Cardiac catheterization is a procedure in which a long, flexible tube (catheter) is inserted into a blood vessel, usually in the leg, then guided into the heart. Catheterization helps doctors pinpoint problems with your child's heart and blood vessels. Catheterization, sometimes called a cath, may also be used to treat some conditions.
Catheterization is often successful in kids and teens, with a low risk of complications. Children are usually released from the hospital on the same day and resume regular activities within a week.
Preparing for cardiac catheterization
You and your child will meet with the pediatric cardiologist who will complete the catheterization. This appointment is your opportunity to learn about the procedure and ask questions.
The doctor will ask questions about your child's general health, activity level, and current medications. The doctor will listen to your child's heart and lungs and feel pulses in his or her legs. Feeding and medication instructions for the catheterization will be reviewed at the appointment. Other testing, such as EKG, echocardiogram, and X-rays may be performed at that time. A small sample of blood will also be necessary.
A Child Life Specialist is available to meet with your child during the appointment to explain catheterization. Your child can see some of the medical equipment that may be used during the procedure. For young children, the child life specialist will explain that the tests causes very little pain because doctors use medicine to help children relax or even sleep.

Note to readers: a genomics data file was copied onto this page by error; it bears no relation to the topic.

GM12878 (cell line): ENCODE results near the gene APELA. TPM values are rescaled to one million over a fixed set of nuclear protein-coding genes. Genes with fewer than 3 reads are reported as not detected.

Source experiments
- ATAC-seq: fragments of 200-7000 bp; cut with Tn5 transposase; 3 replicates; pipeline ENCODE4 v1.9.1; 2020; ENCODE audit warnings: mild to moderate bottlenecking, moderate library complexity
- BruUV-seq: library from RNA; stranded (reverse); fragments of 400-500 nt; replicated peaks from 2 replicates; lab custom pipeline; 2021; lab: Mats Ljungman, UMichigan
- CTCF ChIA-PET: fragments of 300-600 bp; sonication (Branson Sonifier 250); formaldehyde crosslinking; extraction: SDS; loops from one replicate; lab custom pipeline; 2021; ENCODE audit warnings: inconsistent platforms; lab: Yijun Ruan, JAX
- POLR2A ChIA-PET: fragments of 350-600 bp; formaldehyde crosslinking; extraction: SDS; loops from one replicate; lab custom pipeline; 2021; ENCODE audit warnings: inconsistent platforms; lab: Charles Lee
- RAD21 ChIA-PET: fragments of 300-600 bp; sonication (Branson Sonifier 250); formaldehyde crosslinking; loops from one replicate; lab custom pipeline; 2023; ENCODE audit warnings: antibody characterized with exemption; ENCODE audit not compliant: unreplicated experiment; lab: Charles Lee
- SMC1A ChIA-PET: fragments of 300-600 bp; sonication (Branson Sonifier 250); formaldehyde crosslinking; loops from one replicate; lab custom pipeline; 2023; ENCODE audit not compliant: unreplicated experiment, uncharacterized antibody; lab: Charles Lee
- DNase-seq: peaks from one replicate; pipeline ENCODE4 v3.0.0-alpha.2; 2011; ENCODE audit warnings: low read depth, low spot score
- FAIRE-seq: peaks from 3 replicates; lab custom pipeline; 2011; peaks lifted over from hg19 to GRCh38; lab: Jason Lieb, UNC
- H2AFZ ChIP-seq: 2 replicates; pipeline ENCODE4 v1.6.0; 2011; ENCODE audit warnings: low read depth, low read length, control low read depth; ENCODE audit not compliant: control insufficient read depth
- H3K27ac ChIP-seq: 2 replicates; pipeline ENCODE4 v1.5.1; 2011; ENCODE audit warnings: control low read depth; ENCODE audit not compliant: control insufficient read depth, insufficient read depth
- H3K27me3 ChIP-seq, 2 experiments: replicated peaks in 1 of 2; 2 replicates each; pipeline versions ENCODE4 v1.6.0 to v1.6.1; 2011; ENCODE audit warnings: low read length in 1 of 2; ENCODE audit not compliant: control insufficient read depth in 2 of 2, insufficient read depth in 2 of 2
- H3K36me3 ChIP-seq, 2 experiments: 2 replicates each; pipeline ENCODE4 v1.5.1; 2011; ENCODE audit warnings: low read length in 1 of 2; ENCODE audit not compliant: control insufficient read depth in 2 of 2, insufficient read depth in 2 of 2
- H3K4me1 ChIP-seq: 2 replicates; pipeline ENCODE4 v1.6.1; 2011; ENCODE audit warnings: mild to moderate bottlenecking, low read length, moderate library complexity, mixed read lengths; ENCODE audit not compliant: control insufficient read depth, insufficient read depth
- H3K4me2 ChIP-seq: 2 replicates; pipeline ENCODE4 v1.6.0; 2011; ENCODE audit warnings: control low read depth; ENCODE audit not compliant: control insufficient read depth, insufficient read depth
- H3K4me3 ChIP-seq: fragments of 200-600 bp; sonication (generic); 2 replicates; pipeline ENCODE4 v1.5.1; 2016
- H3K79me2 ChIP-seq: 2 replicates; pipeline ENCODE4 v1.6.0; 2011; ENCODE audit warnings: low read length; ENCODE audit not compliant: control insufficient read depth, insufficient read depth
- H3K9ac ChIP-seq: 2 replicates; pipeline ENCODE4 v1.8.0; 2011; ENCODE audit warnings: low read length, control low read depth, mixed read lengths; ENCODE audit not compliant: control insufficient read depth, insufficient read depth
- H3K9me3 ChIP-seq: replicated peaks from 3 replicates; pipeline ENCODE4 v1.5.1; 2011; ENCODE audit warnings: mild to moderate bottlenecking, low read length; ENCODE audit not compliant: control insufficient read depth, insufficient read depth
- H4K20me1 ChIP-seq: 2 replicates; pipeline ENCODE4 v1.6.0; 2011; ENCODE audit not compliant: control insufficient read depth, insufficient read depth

If your child develops some type of illness (fever, ear infection, cough/congestion, rash in the groin area, etc.) within the week before the catheterization, the procedure may be postponed until your child is well.
You will be instructed where and when to arrive on the day of the catheterization. Family and friends may come with you to the waiting area. Due to space limitations, only you and one other family member may be with your child in the holding area.
Your child will be taken from the holding area directly to the catheterization lab by a member of the staff. The nurses in the catheterization lab will call you about every 30 to 45 minutes to keep you updated about your child's progress. Once the catheterization is finished, your child will be taken to the recovery room and will stay there until discharged or transferred to a hospital room. You and one other family member can stay with your child in the recovery area.
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